Deeper than Tears

“Any alleged Christianity which fails to express itself in gaiety, at some point, is clearly spurious. The Christian is gay, not because he is blind to injustice and suffering, but because he is convinced that these, in the light of the divine sovereignty, are never ultimate. He is convinced that the unshakable purpose in the divine rule in all things, whether of heaven or earth (Eph. 1:10). Though he can be sad, and often is perplexed, he is never really worried. The well-known humor of the Christian is not a way of denying the tears, but rather a way of affirming something which is deeper than tears.”

-Elton Trueblood

Familiarity Missing the Joke

“One reason for our failure to laugh [at the humor of Jesus] is our extreme familiarity with the received text. The words seem to us like old coins, in which the edges have been worn smooth and the engravings have become almost indistinguishable. . . . The main effort must be an effort on the part of the contemporary student to confront Christ as actually portrayed rather than as we have imagine Him to be. Only then will we feel the sharpness of His wit.”

-Elton Trueblood, The Humor of Christ, pp. 18-19

Pauline Sculpture

“They tell us that Calvinism plies men with hammer an with chisel. It does;  and the result is monumental marble. Other systems leave men soft and dirty; Calvinism makes them of white marble, to endure forever.”

-Henry Ward Beecher

First Culture

The first and foremost culture in anyone’s life is that of the home. Pascal said “All of humanity’s problems stem from man’s inability to sit quietly in a room alone.” This makes it sound like we’re supposed to be able to stare contentedly at the white wall of our basement.

Perhaps he is right in the sense that we should be able to sit alone and think about what we’ve learned rather than needing the boob tube to keep us occupied, but we ought to be far more interested in making home a place of wisdom, laughter and life.

Many parents regret the fact that their teenage (or soon to be teenage) kids are never at home. But rarely do they regret the type of place the home has become–one that the kids don’t want to be in. Home is the place where kids are taught and shaped, and the father as the head of the home has the responsibility to make that culture what it ought to be.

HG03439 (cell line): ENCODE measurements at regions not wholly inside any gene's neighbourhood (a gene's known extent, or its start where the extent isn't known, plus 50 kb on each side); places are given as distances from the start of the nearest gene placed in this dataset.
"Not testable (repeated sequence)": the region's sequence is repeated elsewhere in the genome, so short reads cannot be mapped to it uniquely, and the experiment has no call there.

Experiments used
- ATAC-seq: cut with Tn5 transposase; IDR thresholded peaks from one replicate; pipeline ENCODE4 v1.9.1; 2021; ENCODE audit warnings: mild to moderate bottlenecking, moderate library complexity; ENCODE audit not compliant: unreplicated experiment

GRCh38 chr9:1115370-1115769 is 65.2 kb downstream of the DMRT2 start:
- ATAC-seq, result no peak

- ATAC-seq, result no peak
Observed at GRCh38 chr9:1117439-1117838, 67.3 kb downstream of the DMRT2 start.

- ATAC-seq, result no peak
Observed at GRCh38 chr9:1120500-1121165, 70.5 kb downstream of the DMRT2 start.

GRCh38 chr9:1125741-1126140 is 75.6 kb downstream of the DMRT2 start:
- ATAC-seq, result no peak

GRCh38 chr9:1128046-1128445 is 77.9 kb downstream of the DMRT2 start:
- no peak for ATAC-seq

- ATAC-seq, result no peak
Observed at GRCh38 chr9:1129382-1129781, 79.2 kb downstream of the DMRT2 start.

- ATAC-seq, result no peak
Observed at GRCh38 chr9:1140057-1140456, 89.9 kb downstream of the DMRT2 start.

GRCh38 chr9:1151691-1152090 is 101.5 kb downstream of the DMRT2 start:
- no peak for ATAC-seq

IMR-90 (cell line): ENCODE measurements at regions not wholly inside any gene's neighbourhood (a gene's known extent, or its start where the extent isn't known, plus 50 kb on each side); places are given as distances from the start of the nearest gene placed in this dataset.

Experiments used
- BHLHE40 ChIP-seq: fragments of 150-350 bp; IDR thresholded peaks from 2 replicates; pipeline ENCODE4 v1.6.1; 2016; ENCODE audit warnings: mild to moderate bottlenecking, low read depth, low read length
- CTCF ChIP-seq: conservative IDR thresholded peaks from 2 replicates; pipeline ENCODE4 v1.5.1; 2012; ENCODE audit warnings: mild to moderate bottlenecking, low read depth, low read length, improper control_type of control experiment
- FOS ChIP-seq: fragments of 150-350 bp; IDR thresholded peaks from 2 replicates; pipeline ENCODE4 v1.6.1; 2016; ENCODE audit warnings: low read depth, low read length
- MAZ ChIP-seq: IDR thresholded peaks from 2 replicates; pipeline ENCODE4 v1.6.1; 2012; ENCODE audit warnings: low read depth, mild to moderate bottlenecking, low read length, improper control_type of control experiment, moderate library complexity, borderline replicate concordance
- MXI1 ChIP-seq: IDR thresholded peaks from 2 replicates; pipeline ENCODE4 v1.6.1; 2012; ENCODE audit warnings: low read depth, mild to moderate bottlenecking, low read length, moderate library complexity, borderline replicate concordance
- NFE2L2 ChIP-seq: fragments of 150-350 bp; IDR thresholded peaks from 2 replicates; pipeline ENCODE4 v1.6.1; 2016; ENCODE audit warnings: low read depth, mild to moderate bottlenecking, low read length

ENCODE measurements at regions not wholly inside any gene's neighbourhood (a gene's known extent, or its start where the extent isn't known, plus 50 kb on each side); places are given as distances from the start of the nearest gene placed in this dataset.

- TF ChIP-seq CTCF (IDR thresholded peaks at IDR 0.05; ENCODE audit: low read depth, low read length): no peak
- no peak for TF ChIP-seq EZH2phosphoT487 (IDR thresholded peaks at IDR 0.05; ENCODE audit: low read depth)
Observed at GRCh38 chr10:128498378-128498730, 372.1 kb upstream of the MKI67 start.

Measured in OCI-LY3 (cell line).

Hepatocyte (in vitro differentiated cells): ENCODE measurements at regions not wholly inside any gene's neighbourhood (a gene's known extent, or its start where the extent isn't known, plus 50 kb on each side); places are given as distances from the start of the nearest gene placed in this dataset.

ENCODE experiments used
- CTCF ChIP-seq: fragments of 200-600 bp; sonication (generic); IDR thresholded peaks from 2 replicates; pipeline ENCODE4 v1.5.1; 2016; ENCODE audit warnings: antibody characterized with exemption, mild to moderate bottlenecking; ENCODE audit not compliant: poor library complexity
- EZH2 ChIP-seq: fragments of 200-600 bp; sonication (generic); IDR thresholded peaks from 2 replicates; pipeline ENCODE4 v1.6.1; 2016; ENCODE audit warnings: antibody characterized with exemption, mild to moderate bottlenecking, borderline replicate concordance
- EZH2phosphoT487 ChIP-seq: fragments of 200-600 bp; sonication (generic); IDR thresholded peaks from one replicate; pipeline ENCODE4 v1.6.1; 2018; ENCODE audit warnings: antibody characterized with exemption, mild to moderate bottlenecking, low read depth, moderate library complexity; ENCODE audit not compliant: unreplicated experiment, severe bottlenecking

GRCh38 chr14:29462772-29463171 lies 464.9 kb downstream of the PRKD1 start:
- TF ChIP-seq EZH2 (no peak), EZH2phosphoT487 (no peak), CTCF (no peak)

Reactionary parents will tend to ban all kinds of stuff from the home. If their kids’ friends are all reading 50 Shades of Garbage, they’ll be sure that it never gets mentioned at the dinner table, and thereby cement everyone’s ignorance. The only place the kids will learn to think about it is in the gossip of their peers at school.

Parents who instead build a culture at home will be glad to talk about it, understand why people are attracted to it, and come to wise and settled conclusions. This will require the attention and investment of parents who will need to learn about things their kids are encountering. If they’re lazy and simply dismiss whatever is out there, the kids will eventually explore it anyway and either lack the ability to discern good and evil, beauty and schlock, or will imitate the parents in proud dismissal, not of the world or even in it–above the whole thing.

Building a culture at home means parents are presenting something, playing offense and not just defense. Yes, turn the TV and lame music off. But then read good stories, watch good movies, listen to good and fun music. A vibrant life at home flows from the gospel like water running downhill. When sin is repented of and confessed, people live, and are glad to live together. This is why Paul can say “whatever is true, whatever is noble, whatever is just, whatever is pure, whatever is lovely, whatever things are of good report; if there be any virtue, and if there be any praise, think on these things” (Phil 4:8).


Your Prayers Smell Good

In Revelation 5:8, the four living creatures have “golden bowls full of incense, which are the prayers of the saints.” Geerhardus Vos comments, “That the altar of incense has its place nearest to the curtain before the ‘holy of holies’ signifies he religious specificness of prayer as coming nearest to the heart of God. The offering was of a perpetual character. The notion of the grateful smell of the burning incense in the nostrils of Jehovah is somewhat removed from our own taste of religious imagery, but should not on that account be overlooked.”

Prayer is one of the guiltiest neglects of the Christian’s life. One friend told me he hears nothing on the other end, as if God might be expected to speak on the other end of a phone call. Of course God “answers” prayer through Providence, which is to say He acts, using our prayers to shape the story of the world.